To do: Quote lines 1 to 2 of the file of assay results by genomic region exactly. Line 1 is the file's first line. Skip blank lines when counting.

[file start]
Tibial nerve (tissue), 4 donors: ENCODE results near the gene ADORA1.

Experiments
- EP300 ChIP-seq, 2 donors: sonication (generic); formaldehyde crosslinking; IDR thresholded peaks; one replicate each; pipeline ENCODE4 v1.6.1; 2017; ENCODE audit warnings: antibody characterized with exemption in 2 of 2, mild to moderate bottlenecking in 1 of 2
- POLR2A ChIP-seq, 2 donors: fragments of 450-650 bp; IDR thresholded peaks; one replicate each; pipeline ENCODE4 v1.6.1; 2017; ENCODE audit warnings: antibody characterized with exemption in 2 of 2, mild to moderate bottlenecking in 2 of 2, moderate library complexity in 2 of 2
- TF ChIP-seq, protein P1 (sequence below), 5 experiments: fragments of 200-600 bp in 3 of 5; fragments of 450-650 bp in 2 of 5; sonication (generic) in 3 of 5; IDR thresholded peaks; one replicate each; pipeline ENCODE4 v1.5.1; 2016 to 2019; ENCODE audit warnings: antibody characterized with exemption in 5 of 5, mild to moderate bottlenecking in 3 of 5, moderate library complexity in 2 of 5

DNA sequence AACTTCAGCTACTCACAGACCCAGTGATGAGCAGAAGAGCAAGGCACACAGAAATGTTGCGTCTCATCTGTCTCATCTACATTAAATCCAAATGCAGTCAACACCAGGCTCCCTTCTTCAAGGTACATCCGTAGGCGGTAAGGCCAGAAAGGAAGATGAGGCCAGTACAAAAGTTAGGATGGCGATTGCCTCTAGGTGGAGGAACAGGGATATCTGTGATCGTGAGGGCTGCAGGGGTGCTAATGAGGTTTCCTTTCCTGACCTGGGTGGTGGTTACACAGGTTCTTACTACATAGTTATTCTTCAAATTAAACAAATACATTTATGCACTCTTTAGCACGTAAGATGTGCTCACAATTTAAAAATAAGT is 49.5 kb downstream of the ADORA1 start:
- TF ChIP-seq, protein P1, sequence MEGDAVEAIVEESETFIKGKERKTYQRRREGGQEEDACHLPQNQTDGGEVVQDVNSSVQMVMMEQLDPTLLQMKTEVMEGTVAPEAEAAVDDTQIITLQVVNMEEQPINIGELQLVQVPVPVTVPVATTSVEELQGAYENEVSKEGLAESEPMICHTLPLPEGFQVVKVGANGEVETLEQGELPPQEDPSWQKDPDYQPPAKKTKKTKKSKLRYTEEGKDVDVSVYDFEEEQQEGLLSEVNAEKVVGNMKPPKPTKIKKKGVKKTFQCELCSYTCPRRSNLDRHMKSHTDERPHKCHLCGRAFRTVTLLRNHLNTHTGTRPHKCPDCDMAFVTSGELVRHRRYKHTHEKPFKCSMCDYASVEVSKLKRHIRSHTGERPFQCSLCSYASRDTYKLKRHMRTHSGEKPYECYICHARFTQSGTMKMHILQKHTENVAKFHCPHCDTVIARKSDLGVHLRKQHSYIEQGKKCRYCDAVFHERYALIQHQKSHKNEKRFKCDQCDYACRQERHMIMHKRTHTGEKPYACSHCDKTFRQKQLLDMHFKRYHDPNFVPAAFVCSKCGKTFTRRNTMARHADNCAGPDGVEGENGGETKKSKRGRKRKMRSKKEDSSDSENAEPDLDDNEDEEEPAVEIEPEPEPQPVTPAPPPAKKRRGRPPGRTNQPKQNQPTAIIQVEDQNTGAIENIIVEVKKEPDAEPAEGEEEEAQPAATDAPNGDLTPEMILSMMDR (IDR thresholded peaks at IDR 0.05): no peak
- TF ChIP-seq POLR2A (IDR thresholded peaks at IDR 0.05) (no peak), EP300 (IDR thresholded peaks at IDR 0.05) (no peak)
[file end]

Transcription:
Tibial nerve (tissue), 4 donors: ENCODE results near the gene ADORA1.

Experiments